day 6. 8/22/12
On the sixth day, I could start wearing makeup again. I only applied with my bare hands, in case my brushes and sponges had some bacteria in them despite cleaning them. I used a brush or maybe a pencil to fill in my eyebrows and just tinted moisturizer on my face. I felt more normal, though still very red. I was also still a little swollen and the grid marks remained slightly.
day 7. 8/23/12
After about day five, every day was significantly better than the last. The swelling reduced, the redness reduced, there was no more peeling, and I started to feel normal again. My burn started to turn into a tan, which didn’t last long as I’m so fair, and I was really, really happy with my results. I got soooo many compliments and everyone was so wowed at the results. My boss couldn’t stop telling me how incredible the results were and it made me feel really good, like it was all worth it.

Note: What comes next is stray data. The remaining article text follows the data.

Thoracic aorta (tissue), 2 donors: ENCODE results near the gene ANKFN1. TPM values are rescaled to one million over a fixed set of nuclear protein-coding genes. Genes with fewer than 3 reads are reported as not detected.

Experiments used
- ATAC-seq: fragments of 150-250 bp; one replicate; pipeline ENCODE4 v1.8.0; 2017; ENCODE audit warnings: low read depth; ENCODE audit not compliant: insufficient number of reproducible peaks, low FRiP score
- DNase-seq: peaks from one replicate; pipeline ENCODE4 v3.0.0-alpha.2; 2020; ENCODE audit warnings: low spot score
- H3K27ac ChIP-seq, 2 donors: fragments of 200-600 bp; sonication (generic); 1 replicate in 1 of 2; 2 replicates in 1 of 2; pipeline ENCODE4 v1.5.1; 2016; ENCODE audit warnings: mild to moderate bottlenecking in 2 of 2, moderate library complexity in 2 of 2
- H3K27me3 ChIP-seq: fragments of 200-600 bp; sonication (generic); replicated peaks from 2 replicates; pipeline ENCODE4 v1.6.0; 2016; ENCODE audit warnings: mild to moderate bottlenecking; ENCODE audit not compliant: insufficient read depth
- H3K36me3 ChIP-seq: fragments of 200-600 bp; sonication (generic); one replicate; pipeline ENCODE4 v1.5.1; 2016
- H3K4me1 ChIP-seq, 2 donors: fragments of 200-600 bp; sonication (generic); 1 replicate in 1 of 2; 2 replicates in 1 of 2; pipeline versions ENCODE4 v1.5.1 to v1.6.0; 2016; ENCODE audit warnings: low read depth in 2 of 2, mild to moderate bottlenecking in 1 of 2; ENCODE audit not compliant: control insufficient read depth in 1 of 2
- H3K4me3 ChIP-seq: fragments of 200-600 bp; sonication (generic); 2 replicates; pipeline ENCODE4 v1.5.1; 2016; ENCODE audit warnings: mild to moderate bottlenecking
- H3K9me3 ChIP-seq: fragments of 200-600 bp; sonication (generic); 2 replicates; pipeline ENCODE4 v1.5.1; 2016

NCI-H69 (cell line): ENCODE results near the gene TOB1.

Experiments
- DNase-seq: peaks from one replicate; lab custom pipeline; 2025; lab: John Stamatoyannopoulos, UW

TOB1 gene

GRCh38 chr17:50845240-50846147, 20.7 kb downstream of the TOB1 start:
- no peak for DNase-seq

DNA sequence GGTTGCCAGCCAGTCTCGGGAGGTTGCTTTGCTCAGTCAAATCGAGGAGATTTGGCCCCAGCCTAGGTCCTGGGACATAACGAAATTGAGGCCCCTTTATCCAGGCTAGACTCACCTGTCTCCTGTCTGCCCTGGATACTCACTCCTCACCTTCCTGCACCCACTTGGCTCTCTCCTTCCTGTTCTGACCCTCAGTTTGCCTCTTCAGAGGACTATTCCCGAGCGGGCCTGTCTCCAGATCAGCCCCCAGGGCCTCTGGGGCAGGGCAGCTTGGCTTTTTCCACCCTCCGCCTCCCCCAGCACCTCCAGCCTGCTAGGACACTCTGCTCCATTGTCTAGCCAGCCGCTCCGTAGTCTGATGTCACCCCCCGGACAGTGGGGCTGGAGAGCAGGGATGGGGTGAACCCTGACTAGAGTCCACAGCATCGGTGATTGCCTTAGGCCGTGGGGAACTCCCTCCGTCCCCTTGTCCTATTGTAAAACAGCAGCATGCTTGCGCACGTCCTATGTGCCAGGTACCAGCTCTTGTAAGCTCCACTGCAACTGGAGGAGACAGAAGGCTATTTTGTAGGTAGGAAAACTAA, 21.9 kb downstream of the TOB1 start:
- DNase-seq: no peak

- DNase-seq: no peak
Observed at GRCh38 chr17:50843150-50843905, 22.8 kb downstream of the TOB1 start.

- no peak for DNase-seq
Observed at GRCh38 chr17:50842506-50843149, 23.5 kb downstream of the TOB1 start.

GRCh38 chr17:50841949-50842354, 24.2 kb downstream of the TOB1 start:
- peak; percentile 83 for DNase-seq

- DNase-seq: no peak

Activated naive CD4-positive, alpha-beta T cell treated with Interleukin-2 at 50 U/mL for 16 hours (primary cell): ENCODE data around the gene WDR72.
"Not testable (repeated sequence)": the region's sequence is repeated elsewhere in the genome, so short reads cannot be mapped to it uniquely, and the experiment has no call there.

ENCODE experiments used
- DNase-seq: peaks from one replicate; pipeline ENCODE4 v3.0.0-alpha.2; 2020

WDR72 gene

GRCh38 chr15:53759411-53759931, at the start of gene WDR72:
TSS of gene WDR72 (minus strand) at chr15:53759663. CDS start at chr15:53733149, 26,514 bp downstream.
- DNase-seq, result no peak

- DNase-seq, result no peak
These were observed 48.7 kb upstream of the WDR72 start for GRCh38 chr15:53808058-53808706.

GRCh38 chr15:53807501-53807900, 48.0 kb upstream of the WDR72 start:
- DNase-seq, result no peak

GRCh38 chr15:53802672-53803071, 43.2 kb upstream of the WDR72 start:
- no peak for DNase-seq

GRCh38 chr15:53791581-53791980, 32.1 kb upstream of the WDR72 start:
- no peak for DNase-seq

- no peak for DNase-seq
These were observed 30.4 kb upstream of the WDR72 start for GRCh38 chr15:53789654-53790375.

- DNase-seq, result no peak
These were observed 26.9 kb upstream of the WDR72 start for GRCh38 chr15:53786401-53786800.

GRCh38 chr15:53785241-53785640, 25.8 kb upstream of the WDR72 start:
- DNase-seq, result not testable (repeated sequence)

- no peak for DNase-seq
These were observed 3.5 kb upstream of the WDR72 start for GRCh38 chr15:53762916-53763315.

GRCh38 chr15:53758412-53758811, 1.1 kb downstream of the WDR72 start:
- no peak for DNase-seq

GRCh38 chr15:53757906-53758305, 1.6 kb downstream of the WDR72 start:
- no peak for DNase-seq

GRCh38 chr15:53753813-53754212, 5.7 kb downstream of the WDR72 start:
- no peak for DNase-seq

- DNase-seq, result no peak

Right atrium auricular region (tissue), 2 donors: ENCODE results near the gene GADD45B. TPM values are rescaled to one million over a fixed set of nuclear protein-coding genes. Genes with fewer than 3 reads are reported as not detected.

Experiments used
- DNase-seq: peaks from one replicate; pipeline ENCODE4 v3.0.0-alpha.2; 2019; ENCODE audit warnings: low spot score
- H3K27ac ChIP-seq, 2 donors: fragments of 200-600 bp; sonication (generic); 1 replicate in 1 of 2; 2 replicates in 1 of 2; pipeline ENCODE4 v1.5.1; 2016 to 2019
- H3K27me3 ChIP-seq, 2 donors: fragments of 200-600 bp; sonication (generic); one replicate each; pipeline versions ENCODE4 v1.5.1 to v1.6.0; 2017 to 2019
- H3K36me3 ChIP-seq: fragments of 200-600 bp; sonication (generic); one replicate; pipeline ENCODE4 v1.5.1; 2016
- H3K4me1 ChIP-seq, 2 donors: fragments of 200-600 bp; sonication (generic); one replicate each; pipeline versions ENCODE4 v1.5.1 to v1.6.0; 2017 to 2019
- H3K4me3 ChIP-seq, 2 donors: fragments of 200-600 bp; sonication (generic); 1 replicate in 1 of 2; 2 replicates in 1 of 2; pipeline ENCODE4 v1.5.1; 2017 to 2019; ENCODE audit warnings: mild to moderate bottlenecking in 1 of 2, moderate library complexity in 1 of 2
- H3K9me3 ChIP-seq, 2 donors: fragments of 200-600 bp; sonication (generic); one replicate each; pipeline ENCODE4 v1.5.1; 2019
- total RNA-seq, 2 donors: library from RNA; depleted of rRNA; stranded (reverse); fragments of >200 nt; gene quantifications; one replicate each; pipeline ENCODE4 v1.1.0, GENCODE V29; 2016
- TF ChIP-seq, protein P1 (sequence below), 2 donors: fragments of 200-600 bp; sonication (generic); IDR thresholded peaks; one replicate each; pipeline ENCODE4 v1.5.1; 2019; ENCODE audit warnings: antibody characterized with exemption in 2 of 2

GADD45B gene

all healed, all tanned up.
My face was tan for a little while, but didn’t last too long. I used lots of sunscreen for a long time after the treatment, but my skin routine stayed the same. I use a gentle cleanser with no acne treatments or anything in it, a moisturizer, and a sunscreen. Besides a spot here and there, my acne never came back. My scars continued to improve for the next six to eight months because the trauma stimulates collagen production. My skin isn’t perfect even now, but it’s 1000% better than before. I will still need another treatment or maybe two, but I was a good candidate for this procedure because I’m extremely fair, meaning there’s little to no risk of hyperpigmentation. Hyperpigmentation is a common, usually harmless condition in which patches of skin become darker in color than the normal surrounding skin. If you are darker skinned and are at risk, you will probably use a bleaching cream leading up to the procedure to reduce your risk of getting darker patches. I was also a good candidate because I was in my early to mid twenties, so I was passed the phase in my life where acne is a regular thing, but my skin was still young enough to bounce back quickly.
Here’s me now. August 2014
Ultimately, I do want another treatment although this has helped my skin tremendously and I would recommend this treatment to anyone with major acne scars or skin problems. I didn’t pay for this service, but I will pay for the next one and I think it’s worth every penny.